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Eurobites: UK Govt Finds £190M for Public Fiber Projects

Paul Rainford

In today's EMEA regional roundup: FTTH funding in the UK; Altice downgraded to "negative"; Q3 revenues dip at Interoute; 4G beckons in Ukraine.

  • The UK government is to dip into its £31 billion (US$41.3 billion) National Productivity Investment Fund once again, this time scooping out £190 million ($253 million) to stimulate the "further and faster" rollout of full-fiber networks. This sub-pot of money, dubbed the Local Full Fibre Network (LFFN) Challenge Fund, will be open to applications from a range of public bodies, such as local authorities and Enterprise Partnerships. For more on this, see this story from our sister site, Telecoms.com. Earlier this week, the UK chancellor, Philip Hammond, used his Budget statement to trumpet the fact that £160 million ($213 million) had been found in the National Productivity Investment Fund for spending on 5G infrastructure. (See UK Govt Finds More Pocket Change for 5G.)

  • Credit rating agency Standard & Poor’s has revised its outlook on troubled operator Altice to "negative" from "stable" following the recent announcements from the company about its growth expectations and management problems. "The negative outlook reflects the possibility of a downgrade in 2018 if management fails to improve operations in France, timely and sufficiently cut debt, and restore market confidence, or if we have renewed management and governance concerns," noted S&P in a public statement about its decision. The agency, for now, has affirmed its "B+" long-term corporate credit rating on Altice, which is currently seeking to offload assets to reduce its debt pile. (See Eurobites: Altice to Flog Dominican Business – Report, Eurobites: Altice Calms Investors' Nerves and Eurobites: Drahi Retakes Control at Altice as Combes Steps Down.)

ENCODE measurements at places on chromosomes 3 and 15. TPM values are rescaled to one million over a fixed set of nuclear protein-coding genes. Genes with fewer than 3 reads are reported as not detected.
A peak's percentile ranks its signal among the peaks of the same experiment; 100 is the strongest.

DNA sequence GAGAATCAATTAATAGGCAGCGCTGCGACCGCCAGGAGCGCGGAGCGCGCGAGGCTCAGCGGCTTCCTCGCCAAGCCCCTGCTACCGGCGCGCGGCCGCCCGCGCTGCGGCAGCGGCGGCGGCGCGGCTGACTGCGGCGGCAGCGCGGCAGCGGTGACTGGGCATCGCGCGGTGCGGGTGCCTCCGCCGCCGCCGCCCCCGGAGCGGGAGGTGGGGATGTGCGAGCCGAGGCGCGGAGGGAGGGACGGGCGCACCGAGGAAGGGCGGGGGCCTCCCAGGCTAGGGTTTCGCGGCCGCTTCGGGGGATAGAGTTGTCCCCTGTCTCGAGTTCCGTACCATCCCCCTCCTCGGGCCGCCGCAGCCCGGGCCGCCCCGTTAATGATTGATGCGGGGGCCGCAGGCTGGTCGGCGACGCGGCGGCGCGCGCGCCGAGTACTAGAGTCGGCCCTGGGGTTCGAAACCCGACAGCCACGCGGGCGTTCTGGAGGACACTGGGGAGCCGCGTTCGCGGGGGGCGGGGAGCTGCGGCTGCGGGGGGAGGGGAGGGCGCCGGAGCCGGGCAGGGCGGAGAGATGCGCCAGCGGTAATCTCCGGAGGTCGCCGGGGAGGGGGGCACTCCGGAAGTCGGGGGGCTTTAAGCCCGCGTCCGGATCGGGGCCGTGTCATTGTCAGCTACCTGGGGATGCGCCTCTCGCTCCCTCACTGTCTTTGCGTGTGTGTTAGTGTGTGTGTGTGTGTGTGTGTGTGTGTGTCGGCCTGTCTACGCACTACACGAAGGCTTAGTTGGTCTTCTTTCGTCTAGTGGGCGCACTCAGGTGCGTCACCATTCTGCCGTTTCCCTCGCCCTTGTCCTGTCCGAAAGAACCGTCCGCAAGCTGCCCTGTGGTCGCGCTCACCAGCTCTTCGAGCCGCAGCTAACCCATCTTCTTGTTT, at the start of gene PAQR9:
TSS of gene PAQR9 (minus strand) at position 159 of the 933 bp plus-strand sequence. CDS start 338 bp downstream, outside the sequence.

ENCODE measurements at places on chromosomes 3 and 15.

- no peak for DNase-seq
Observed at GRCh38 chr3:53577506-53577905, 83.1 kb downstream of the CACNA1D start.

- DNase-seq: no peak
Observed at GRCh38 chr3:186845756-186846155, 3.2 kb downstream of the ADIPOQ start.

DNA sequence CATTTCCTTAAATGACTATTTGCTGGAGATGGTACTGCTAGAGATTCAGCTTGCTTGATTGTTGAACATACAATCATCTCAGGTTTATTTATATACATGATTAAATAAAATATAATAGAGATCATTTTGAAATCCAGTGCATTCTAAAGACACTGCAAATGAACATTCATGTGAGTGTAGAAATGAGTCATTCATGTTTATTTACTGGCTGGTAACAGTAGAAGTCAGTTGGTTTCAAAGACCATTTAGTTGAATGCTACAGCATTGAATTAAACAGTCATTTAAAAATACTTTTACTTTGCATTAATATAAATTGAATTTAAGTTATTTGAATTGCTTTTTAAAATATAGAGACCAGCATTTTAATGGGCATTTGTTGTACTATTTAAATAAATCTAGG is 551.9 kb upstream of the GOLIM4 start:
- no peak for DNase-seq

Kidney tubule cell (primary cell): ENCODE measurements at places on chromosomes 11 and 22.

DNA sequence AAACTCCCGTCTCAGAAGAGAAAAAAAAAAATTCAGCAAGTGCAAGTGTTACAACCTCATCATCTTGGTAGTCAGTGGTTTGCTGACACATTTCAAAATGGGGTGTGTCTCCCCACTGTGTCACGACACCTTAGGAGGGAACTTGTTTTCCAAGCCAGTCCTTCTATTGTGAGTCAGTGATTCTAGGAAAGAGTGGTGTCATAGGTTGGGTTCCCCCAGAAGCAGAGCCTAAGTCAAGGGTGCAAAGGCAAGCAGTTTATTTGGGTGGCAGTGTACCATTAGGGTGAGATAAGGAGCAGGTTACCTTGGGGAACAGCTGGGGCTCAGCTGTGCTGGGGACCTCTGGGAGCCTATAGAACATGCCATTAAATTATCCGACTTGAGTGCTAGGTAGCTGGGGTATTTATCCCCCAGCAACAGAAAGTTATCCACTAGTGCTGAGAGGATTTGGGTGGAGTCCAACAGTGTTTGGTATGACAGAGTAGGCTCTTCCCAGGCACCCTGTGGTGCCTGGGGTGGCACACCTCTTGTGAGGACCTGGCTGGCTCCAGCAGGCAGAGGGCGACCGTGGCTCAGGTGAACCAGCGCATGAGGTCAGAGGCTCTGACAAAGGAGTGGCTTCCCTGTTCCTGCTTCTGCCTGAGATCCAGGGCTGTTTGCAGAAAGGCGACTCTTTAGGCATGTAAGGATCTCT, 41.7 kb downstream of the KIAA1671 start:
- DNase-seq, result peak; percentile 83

• Pan-European cloud, enterprise and wholesale service provider Interoute Communications Ltd. reported a slight year-on-year dip of 1.3% in third-quarter revenues to €174 million ($206 million), but its EBITDA grew by almost 53% to €39 million ($46 million) compared with a year earlier as the ongoing costs related to the integration of Easynet continued to shrink. Unfortunately for Interoute, the Easynet business it acquired in 2015 was not in as good a shape as it had expected, and it is now suing 14 former Easynet executives for failing to disclose a decline in trading prior to the acquisition, reports The Financial Times (subscription required). (See Interoute Bulks Up With $619M Easynet Buy.)

  • Ericsson AB (Nasdaq: ERIC) has been demonstrating the benefits of moving from a 3G network to a 4G one at the headquarters of Ukrainian operator Lifecell, achieving speeds in excess of 450 Mbit/s. With Ericsson's help, the operator hopes to be able to make the switch in a matter months.

  • Managed services specialist Claranet Ltd. has reported full fiscal year revenues (ending June 2017) of £216.5 million ($288.5 million), up by 42% from fiscal 2016. The UK-based company, which provides managed cloud, networking, hosting and other IT services to enterprise users in western Europe and Brazil, also grew its adjusted EBITDA for the year by 32% to £38.7 million ($51.6 million). For more details, see this news announcement.

  • Belgian operator Proximus has added Liège to its list of cities getting the FTTH treatment under its "Fiber for Belgium" initiative. The rollout will begin in the city center, before being extended to 12 business parks on the outskirts of the city by the end of 2018. (See Eurobites: Proximus Invests €3B in Fiber Frenzy.)

    — Paul Rainford, Assistant Editor, Europe, Light Reading

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    User Rank: Light Sabre
    11/24/2017 | 5:41:06 PM
    I know Ericsson is very bullish on the advent of 5G, yet it appears there is still opportunity to go from 3G to 4G in some places. Seems the company is preparing to do lots of infrastructure change. 
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